REACTING TO VIRTUAL REALITY. Peter Marino is the principal of Peter Marino Architect PLLC, a 160-person, New York–based architecture firm founded in 1978. Widely credited with redefining modern luxury through equal emphasis on architecture and interior design, Marino’s work includes award-winning residential, retail, cultural, and hospitality projects worldwide.

Peter Marino, where are you at the moment?

My family and I left New York for Southampton, where I have two houses, because New York seems completely infected with Corona. Life has changed. I am working every morning for two hours in my spring time garden, where plants are blooming. Then I walk seven blocks to the village of Southampton, where I have an office. Very sadly, I pass the building where we are constructing my Foundation, but everything has stopped and we have no idea when it will recommence. In the office I sit in front of a computer. I am using Zoom with my architects and my clients, for eight hours a day. I have to say that I loathe sitting at a computer.

Didn’t you always say that you would never use a computer?

I wanted to be the last man going to his tomb without using a computer. Unfortunately, in the last six weeks I had to learn to become a computer literate. I find computers insufficient, slow and extremely limited in what you can do compared to just free drawing and thinking. With Zoom you have to press four buttons to share. If I think that we are in 2020, I am shaken at the discovery of how clumsy computers are.

“Computers have no sensuality.”

Peter Marino

Bulgari 5th Avenue, New York City.

Photo credit Manolo Yllera.

Peter Marino, you used to travel all the time. How about now?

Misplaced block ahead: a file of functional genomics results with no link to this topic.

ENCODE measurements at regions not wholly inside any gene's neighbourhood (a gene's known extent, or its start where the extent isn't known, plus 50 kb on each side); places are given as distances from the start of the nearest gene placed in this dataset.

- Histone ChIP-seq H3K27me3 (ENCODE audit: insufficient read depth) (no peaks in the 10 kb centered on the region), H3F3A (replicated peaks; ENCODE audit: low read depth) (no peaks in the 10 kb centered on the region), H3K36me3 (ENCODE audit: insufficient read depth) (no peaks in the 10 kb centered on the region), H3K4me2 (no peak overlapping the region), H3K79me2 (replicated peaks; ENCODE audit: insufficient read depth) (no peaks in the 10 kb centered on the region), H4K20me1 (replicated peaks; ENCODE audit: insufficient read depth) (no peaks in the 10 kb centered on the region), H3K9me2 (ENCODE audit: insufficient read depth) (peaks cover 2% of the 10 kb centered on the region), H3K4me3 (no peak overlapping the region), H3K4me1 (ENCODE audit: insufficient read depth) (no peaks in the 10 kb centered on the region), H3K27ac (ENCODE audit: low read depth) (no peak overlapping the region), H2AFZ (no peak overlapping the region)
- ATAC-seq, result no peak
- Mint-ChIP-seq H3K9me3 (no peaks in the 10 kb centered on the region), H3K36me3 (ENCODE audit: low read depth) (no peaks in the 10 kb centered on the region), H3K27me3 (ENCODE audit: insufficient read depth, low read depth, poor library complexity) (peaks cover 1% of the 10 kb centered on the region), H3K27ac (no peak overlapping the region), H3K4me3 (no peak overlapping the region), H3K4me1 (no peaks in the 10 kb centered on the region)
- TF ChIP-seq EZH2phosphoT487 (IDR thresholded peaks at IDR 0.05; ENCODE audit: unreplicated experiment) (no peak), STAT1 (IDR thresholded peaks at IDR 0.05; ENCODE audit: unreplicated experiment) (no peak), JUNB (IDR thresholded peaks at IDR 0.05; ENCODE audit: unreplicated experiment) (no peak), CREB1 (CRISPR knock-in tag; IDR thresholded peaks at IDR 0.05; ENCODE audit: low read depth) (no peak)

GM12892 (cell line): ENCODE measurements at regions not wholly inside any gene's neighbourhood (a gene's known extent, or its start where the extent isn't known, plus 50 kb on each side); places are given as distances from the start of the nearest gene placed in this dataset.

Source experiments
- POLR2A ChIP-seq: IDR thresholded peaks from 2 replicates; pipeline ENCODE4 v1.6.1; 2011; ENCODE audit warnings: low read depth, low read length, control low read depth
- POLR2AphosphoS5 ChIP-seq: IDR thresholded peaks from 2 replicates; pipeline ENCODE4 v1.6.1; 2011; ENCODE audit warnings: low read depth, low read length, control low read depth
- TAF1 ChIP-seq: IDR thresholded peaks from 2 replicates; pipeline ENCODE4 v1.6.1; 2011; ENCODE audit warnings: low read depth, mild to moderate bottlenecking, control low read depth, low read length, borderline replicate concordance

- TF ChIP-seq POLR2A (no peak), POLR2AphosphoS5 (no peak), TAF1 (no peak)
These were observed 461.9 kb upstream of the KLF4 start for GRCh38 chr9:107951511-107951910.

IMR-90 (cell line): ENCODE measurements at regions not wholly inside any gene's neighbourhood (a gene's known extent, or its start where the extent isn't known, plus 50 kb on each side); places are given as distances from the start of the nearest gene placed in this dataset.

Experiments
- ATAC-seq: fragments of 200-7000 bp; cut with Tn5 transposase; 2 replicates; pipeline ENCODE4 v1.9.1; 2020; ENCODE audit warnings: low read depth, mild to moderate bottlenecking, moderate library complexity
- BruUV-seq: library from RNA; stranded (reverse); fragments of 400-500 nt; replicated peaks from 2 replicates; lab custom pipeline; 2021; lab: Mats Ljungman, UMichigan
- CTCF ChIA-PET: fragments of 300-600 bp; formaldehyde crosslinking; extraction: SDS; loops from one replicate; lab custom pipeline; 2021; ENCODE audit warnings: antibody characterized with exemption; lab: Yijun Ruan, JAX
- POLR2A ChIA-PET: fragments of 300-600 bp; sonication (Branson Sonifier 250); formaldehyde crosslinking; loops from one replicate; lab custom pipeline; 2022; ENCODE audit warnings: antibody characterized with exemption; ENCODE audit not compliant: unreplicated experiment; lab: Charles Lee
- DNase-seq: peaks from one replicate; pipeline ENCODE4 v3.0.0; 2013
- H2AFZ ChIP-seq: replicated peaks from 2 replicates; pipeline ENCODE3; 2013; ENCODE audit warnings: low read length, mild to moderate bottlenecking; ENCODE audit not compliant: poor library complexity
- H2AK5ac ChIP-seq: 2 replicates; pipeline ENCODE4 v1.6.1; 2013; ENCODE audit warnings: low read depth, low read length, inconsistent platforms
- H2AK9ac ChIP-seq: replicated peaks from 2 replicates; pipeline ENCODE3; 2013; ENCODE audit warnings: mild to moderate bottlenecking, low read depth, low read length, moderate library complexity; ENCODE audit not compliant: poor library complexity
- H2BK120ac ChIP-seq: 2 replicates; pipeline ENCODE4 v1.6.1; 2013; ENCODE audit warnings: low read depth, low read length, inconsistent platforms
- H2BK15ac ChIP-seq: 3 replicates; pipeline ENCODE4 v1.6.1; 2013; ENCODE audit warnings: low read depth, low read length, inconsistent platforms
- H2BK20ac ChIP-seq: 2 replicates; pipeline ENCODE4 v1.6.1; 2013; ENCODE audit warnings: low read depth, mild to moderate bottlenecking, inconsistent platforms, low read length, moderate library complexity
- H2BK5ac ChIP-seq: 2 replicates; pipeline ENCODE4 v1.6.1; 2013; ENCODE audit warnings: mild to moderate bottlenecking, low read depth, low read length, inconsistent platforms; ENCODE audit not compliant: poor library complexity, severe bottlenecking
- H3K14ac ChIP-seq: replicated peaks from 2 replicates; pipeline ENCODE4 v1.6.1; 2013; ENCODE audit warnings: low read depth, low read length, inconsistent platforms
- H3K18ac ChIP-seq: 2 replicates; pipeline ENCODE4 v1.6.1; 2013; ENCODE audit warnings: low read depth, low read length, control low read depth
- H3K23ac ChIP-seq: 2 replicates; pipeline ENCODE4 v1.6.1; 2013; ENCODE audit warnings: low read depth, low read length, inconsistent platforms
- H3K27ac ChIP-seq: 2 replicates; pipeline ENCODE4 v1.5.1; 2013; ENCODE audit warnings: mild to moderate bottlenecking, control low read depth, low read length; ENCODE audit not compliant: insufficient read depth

Now it is absolute heaven not to have to take aeroplanes.

Do you feel lonely?

I adore being alone. Then I come home and have dinner with my family, and we take a series like Babylon Berlin, The Crown, or the Medici to watch on Netflix; and then I have time to read.

What are you reading?

A biography of Catherine the Great, a wonderful book; and ‘Leap Before you Look’ by Helen Molesworth. I am writing the foreword of an art book by a friend of mine, and because of that I am rereading a book by Victoria Newhouse, ‘Art and the Power of Placement’. I am working on my second book on French ceramics, on Pierre-Adrien Dalpayrat, because much to the surprise of my editors at Phaidon the entire issue of my last book on Théodore Deck sold out in six months.

What about your projects?

I have two kinds of projects. Those where we are designing – like private homes and a hotel in Los Angeles – and those are in the planning stages and clients have already founded their projects, so there is no lack of work.

Then there is the retail store business. Retail stores all over the world have stopped 80 percent of their projects, but each of the brands has large projects that are continuing because they were already in construction when the Corona virus hit. This includes the Christian Dior building in Avenue Montaigne and the Bulgari project of 2000 square meters in Place Vendome in Paris, and a Chanel project in Los Angeles in the middle of construction. But all new projects are delayed for one year.

“For some people to be alone in a monastery is a luxury.”

Peter Marino, you have worked in China, Korea, Japan, Hong Kong, Singapore, Taiwan. What is happening there?  

Strangely enough, two weeks ago projects have started again in Hong Kong. We have an ongoing building for Louis Vuitton in Tokyo, and we believe it will open in September.

What’s going on in America?

America is 100 percent shut down. They said they will review this on May 15. I cannot imagine it being so soon.

Do you think that America was unprepared?

I think the entire world was unprepared. No one was prepared.

What is your reaction? 

In the history of the world, pandemias are not really shocking, as we have had many before, for instance the Spanish flu. Nowadays, with millions of people flying, I am not surprised by the spread. I am surprised by how long leaders took to react. Governmental people were very slow to react compared to the speed of the information available.

Walls have been very symbolic throughout history. People build them and then destroy them. Today are there walls for a pandemia?